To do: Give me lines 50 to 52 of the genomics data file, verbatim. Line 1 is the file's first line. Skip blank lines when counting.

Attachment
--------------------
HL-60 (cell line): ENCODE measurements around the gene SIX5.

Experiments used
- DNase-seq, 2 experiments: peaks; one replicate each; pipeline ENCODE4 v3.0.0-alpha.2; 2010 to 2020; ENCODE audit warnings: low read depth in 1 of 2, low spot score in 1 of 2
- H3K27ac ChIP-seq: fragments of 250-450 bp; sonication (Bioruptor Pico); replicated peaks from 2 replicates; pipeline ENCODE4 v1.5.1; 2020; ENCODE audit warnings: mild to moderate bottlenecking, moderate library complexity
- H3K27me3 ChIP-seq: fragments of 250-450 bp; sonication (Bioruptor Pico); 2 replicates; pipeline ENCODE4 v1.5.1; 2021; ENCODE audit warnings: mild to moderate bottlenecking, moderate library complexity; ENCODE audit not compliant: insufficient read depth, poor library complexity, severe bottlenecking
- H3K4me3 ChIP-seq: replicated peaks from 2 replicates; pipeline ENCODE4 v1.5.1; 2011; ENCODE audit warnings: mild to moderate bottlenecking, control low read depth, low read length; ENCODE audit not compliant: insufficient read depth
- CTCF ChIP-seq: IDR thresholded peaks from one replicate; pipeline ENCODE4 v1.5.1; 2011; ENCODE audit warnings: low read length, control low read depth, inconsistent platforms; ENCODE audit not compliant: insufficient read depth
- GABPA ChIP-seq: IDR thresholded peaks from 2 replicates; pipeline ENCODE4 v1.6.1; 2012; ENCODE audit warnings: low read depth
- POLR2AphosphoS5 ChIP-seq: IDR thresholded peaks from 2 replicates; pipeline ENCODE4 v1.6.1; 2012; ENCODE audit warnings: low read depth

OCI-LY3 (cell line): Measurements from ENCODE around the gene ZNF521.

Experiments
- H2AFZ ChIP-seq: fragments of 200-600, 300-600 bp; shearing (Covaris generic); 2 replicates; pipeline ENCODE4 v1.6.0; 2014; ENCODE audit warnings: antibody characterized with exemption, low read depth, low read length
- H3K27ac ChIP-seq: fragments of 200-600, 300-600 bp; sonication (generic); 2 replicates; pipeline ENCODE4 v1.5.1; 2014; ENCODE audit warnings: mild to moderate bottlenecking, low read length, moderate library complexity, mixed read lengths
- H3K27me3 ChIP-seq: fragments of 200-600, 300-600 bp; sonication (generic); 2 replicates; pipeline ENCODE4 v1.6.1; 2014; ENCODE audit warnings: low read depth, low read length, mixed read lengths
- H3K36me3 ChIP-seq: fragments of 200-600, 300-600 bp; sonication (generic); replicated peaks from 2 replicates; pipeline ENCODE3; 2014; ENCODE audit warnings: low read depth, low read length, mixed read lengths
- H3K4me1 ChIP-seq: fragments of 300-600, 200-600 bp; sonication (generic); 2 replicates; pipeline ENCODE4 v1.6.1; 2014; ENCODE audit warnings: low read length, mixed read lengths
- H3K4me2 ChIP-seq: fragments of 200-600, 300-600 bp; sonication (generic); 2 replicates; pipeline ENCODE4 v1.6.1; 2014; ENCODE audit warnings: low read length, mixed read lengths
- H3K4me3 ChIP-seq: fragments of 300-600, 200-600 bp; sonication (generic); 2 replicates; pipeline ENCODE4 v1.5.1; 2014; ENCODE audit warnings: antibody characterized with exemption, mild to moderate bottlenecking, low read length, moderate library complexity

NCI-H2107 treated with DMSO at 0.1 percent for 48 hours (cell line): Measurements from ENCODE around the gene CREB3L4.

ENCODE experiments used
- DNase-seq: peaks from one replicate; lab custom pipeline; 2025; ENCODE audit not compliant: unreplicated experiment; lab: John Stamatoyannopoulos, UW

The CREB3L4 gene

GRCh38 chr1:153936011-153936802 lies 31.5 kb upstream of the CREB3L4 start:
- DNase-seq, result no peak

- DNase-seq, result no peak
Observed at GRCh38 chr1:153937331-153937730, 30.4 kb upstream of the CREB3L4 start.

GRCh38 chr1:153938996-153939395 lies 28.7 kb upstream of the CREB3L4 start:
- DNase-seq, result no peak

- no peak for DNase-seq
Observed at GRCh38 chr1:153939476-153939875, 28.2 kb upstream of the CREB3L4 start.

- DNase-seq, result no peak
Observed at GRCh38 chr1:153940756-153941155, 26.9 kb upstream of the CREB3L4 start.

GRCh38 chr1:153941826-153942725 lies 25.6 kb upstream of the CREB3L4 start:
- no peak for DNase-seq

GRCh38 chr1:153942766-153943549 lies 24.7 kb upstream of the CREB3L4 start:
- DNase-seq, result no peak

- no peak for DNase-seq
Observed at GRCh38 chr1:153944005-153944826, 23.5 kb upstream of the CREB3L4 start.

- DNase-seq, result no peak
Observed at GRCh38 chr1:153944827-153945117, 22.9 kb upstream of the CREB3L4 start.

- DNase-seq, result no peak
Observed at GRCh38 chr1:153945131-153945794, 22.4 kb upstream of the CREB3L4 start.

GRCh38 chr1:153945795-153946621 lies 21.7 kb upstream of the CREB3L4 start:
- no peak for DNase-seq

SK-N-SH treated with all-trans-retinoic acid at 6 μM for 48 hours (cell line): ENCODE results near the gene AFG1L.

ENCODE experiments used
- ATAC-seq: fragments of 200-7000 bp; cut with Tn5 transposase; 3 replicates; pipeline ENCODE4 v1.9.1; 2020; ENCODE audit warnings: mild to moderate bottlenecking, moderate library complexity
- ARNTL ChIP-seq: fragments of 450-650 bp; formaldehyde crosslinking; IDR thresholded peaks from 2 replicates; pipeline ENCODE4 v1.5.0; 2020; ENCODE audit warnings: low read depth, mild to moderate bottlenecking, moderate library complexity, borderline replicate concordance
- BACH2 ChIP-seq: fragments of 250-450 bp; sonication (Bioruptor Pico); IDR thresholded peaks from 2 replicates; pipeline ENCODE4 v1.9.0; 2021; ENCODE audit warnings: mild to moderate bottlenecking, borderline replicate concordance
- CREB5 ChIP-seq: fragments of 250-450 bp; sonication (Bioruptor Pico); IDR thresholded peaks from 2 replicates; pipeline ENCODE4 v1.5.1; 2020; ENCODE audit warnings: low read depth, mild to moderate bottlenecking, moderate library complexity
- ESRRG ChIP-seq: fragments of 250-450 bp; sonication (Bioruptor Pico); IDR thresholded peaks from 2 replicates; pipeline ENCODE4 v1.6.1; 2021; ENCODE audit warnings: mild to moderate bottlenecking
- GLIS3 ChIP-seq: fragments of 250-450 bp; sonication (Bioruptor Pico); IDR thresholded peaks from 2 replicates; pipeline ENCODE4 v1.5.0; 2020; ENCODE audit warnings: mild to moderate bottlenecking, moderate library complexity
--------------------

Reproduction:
- CREB5 ChIP-seq: fragments of 250-450 bp; sonication (Bioruptor Pico); IDR thresholded peaks from 2 replicates; pipeline ENCODE4 v1.5.1; 2020; ENCODE audit warnings: low read depth, mild to moderate bottlenecking, moderate library complexity
- ESRRG ChIP-seq: fragments of 250-450 bp; sonication (Bioruptor Pico); IDR thresholded peaks from 2 replicates; pipeline ENCODE4 v1.6.1; 2021; ENCODE audit warnings: mild to moderate bottlenecking
- GLIS3 ChIP-seq: fragments of 250-450 bp; sonication (Bioruptor Pico); IDR thresholded peaks from 2 replicates; pipeline ENCODE4 v1.5.0; 2020; ENCODE audit warnings: mild to moderate bottlenecking, moderate library complexity